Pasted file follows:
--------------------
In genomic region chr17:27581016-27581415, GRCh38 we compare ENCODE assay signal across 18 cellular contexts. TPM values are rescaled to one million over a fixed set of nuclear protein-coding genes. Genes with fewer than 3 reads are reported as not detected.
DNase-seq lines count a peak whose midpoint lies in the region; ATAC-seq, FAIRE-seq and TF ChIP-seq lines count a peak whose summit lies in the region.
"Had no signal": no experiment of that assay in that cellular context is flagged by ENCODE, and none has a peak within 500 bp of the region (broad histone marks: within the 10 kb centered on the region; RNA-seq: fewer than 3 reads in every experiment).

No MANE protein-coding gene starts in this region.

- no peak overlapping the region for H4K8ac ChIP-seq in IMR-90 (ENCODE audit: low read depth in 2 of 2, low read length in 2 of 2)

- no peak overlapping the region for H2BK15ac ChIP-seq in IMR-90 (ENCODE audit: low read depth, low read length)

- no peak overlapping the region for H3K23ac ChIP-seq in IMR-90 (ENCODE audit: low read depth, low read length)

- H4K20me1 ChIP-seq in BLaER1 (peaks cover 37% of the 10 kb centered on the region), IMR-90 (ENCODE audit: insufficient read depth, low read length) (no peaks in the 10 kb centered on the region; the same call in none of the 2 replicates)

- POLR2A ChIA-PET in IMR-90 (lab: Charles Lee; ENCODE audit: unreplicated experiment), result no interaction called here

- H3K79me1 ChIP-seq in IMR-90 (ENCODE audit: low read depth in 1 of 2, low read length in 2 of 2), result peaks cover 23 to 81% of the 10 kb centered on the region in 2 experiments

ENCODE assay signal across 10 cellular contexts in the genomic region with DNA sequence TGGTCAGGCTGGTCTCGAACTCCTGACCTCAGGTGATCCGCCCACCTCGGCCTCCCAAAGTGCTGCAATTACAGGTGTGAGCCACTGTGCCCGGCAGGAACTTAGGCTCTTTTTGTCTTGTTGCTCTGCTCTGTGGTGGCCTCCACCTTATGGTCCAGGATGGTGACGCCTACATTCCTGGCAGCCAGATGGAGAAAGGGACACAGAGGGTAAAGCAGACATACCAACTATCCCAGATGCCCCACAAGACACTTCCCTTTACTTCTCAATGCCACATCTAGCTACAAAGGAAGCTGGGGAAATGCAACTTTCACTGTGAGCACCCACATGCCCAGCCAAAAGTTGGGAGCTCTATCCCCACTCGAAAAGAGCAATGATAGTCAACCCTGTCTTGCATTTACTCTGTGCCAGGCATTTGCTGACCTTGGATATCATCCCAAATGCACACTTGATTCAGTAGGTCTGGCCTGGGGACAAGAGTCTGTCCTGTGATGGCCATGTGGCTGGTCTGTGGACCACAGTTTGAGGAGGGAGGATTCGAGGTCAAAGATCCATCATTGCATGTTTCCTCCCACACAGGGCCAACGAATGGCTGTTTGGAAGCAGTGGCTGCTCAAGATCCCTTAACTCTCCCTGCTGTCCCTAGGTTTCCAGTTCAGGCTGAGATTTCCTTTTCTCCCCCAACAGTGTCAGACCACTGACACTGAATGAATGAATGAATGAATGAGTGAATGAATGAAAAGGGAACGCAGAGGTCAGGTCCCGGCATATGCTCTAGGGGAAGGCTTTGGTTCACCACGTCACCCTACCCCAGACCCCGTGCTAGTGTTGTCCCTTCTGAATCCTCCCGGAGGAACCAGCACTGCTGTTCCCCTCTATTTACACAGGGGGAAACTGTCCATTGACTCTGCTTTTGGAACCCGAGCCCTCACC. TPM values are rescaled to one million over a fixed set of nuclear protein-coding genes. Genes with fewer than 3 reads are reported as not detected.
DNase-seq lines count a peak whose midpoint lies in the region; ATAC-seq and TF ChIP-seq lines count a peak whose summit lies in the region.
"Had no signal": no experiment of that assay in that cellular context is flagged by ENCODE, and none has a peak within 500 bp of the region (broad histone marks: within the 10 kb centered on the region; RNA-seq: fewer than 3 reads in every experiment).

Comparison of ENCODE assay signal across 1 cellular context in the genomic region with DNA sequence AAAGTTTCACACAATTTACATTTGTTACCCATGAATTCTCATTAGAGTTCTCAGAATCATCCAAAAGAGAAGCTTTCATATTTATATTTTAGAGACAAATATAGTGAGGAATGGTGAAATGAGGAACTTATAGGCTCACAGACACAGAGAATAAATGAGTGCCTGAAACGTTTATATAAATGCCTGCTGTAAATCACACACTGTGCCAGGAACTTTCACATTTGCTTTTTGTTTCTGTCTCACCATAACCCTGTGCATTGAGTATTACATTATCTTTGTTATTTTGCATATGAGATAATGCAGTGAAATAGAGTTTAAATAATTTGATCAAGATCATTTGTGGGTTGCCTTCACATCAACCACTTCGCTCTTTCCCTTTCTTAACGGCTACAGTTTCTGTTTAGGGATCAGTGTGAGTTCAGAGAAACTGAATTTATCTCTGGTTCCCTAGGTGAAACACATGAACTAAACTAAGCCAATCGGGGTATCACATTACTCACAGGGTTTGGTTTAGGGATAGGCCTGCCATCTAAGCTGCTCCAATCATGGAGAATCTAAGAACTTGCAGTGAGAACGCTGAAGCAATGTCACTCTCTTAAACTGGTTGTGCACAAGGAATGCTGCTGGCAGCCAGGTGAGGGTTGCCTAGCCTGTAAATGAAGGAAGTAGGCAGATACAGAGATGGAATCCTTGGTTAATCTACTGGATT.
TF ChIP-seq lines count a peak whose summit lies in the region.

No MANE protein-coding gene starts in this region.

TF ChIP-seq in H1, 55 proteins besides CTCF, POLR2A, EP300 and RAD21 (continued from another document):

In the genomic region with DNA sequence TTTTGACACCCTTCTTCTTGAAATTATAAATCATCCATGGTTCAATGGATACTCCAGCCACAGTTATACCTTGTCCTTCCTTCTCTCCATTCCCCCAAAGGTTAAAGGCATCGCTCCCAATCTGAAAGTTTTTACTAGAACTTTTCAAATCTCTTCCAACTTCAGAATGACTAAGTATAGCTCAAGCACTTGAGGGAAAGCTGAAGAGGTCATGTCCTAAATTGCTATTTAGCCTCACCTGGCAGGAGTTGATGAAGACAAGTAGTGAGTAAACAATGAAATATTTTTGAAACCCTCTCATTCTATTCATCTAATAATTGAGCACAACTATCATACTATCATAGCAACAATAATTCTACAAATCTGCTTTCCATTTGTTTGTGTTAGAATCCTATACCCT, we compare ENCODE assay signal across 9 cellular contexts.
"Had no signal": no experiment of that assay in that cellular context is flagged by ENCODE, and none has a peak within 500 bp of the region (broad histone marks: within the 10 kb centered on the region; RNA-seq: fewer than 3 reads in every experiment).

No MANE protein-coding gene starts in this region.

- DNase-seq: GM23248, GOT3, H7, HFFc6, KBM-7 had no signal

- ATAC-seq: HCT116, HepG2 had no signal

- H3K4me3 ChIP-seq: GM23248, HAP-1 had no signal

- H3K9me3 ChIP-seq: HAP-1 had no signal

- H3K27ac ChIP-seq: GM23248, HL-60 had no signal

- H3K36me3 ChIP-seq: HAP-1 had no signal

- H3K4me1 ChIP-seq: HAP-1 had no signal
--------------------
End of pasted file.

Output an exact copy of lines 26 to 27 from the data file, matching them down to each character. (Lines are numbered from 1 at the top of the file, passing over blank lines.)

- H3K36me3 ChIP-seq: HAP-1 had no signal

- H3K4me1 ChIP-seq: HAP-1 had no signal